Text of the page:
As the Wall Street Journal points out this week, a big debate in the world of cellular agriculture lately has been just who should regulate clean meat (real meat grown from animal cells): the FDA, USDA, or both. While FDA has already made some positive signals about its willingness to treat clean meat start-ups fairly, this week, USDA Secretary Sonny Perdue commented, too. The cabinet member publicly embraced such innovation, touting it as a way to “feed people more efficiently and effectively.”
That’s exactly the argument made in Quartz this week: that if we’re serious about food security, we need to get serious about growing meat without animals. And more start-ups are taking up that challenge, including start-ups that were founded for entirely other purposes, as Business Insider reports. Just what might these start-ups make possible? Kosher bacon cheeseburgers, according to the New York Times. There’s still the debate over what to call it, but one thing is clear: As I write in the Sun Chronicle this week, it must be called meat.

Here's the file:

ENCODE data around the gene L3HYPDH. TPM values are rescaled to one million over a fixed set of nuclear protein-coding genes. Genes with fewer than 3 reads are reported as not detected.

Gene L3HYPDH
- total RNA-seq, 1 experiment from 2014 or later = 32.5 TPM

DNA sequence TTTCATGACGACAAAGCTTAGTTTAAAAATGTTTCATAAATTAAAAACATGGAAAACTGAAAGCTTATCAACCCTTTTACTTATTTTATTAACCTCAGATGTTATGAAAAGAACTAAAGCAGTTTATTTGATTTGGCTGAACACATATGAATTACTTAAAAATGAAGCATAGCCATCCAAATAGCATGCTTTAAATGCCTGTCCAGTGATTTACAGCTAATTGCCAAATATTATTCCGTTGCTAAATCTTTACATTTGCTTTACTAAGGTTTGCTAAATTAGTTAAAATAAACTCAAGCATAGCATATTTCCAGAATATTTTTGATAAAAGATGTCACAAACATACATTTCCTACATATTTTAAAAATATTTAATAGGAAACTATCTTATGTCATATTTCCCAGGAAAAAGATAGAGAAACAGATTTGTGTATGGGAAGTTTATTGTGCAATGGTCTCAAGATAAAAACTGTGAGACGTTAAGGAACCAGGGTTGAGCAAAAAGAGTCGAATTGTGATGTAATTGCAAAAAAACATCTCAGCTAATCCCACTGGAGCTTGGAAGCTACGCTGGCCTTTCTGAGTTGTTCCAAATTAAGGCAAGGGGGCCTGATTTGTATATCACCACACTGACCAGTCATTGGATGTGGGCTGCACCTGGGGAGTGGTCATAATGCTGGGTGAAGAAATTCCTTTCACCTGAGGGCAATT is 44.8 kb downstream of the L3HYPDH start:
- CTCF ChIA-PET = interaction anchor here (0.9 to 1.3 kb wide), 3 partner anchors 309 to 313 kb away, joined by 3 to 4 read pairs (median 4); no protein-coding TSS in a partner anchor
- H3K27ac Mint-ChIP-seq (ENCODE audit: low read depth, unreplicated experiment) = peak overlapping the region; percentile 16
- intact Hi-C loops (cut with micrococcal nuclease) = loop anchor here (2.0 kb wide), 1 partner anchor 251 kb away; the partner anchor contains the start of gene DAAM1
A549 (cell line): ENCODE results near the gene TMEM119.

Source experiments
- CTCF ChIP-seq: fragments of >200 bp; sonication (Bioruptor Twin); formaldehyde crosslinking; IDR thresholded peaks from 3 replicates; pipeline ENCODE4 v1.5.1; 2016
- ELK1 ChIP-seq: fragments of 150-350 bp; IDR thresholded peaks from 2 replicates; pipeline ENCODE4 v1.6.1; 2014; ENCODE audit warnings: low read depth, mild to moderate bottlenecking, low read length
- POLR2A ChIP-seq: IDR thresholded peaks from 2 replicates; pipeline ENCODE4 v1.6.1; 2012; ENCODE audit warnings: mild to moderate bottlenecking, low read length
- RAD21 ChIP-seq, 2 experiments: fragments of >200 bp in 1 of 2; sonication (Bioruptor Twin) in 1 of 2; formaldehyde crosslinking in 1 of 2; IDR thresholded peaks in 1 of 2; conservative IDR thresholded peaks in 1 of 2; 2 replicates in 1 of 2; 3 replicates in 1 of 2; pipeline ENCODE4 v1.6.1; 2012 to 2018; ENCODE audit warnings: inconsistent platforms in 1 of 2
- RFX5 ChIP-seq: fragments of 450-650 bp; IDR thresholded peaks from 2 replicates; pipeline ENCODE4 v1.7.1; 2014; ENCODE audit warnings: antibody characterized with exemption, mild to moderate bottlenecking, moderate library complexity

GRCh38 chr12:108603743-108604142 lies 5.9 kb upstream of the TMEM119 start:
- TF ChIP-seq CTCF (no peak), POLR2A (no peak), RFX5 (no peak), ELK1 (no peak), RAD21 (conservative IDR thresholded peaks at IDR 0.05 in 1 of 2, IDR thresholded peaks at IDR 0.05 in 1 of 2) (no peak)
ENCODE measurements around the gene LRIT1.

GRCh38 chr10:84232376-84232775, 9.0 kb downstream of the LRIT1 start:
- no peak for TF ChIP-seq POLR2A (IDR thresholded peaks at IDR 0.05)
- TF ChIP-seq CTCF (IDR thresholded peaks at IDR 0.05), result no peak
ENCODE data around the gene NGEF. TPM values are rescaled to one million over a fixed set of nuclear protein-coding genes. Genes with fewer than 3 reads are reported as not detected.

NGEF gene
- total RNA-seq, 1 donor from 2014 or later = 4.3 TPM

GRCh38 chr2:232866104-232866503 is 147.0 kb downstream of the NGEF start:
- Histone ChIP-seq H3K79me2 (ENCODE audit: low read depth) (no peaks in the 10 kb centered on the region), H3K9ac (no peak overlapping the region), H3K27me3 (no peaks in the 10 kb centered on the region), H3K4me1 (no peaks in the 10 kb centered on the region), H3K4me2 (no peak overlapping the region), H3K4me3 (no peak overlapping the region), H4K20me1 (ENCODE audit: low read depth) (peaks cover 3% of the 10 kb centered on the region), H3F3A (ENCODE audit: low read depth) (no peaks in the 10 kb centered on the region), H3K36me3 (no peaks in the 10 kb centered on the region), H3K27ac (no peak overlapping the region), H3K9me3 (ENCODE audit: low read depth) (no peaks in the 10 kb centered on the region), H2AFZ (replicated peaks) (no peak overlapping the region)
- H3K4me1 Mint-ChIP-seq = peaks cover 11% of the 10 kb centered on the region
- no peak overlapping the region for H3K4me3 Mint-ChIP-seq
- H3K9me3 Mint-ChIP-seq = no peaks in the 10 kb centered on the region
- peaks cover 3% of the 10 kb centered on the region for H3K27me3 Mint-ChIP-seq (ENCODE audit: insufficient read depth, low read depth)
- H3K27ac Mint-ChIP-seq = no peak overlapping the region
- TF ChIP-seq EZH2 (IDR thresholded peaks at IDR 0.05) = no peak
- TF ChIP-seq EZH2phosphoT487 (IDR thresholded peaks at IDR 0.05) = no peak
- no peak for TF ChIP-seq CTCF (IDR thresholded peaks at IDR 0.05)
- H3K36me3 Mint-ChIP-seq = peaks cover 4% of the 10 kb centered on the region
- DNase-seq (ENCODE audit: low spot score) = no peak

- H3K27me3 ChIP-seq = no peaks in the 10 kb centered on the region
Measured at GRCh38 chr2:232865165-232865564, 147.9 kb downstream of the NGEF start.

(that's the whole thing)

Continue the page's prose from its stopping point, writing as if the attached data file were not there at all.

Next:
Finally, California is not only home to many cell ag start-ups, but it’s also home to some of the most important animal protection laws. This week, the state enacted a new law banning the sale of cosmetics tested on animals, and it just might soon enact the world’s strongest farm animal protection law, too.
P.S. Video of the week: These animals sure love running.